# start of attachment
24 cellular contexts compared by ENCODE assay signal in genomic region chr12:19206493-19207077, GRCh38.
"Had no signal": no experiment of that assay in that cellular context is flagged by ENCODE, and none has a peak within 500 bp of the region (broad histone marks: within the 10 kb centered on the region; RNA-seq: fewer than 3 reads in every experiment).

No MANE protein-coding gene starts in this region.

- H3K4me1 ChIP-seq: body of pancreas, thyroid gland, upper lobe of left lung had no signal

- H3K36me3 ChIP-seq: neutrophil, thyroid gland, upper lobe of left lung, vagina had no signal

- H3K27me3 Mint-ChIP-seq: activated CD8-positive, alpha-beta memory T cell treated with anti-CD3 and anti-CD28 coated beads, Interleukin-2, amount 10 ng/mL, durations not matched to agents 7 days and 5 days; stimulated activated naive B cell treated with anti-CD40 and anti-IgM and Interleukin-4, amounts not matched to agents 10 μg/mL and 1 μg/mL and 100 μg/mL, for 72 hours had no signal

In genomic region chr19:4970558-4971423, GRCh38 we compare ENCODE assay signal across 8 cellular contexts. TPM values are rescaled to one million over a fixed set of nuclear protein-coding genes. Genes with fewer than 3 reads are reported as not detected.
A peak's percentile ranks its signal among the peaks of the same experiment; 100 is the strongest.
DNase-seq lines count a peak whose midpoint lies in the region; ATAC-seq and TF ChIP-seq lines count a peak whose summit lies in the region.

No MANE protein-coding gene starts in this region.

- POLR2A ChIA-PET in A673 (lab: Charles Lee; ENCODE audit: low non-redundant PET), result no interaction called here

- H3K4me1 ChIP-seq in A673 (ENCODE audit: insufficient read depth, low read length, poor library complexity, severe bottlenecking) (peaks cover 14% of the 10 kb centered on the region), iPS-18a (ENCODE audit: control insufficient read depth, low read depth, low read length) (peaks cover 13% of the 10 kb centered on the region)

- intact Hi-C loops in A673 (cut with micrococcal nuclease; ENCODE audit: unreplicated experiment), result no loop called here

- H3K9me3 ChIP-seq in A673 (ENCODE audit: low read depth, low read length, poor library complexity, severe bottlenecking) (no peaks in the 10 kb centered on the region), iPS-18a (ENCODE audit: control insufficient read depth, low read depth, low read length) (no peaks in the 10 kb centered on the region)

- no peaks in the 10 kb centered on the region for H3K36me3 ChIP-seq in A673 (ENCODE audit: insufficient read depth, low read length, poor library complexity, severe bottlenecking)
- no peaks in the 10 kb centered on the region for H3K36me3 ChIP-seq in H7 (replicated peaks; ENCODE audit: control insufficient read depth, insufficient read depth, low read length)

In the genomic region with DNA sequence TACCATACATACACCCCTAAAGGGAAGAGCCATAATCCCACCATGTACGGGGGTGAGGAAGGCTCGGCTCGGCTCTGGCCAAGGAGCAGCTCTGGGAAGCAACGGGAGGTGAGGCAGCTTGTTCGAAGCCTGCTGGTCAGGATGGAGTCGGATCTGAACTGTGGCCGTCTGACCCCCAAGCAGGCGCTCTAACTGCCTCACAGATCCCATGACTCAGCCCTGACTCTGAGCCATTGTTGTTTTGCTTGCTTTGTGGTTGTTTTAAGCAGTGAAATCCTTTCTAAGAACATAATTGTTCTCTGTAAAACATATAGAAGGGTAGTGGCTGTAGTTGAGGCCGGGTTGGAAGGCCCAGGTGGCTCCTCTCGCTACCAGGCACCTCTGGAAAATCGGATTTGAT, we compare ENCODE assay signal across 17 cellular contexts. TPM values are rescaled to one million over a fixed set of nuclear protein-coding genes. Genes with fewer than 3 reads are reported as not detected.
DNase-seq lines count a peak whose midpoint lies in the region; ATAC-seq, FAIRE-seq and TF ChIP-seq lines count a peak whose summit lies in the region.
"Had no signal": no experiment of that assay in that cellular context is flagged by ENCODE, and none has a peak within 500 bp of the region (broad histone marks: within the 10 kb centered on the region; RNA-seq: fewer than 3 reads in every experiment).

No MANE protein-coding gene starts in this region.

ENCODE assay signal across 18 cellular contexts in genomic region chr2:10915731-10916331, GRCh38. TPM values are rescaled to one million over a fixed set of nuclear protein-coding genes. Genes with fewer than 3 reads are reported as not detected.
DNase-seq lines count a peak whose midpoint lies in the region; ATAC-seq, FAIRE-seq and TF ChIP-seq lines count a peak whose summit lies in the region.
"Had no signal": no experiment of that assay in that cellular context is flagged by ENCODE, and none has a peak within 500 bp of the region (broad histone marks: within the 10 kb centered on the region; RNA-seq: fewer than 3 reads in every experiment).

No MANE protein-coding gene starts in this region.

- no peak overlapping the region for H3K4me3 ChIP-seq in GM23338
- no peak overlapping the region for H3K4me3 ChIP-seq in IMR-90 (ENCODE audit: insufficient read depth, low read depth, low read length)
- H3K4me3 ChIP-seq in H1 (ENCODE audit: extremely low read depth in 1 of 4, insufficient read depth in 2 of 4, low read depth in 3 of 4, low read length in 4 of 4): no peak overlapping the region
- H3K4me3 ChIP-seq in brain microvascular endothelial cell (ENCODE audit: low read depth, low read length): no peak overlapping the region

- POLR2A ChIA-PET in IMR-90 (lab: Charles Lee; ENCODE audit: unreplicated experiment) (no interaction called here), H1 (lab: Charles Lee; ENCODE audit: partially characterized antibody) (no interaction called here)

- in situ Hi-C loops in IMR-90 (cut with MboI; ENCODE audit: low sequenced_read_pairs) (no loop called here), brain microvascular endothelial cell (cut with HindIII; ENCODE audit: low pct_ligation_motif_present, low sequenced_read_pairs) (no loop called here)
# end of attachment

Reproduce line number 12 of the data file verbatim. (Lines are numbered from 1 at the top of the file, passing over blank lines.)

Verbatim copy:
- H3K4me1 ChIP-seq in A673 (ENCODE audit: insufficient read depth, low read length, poor library complexity, severe bottlenecking) (peaks cover 14% of the 10 kb centered on the region), iPS-18a (ENCODE audit: control insufficient read depth, low read depth, low read length) (peaks cover 13% of the 10 kb centered on the region)